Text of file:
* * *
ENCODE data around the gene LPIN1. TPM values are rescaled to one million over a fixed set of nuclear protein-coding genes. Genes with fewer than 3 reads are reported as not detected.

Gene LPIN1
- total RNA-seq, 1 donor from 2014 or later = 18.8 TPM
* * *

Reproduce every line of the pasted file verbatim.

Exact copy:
ENCODE data around the gene LPIN1. TPM values are rescaled to one million over a fixed set of nuclear protein-coding genes. Genes with fewer than 3 reads are reported as not detected.

Gene LPIN1
- total RNA-seq, 1 donor from 2014 or later = 18.8 TPM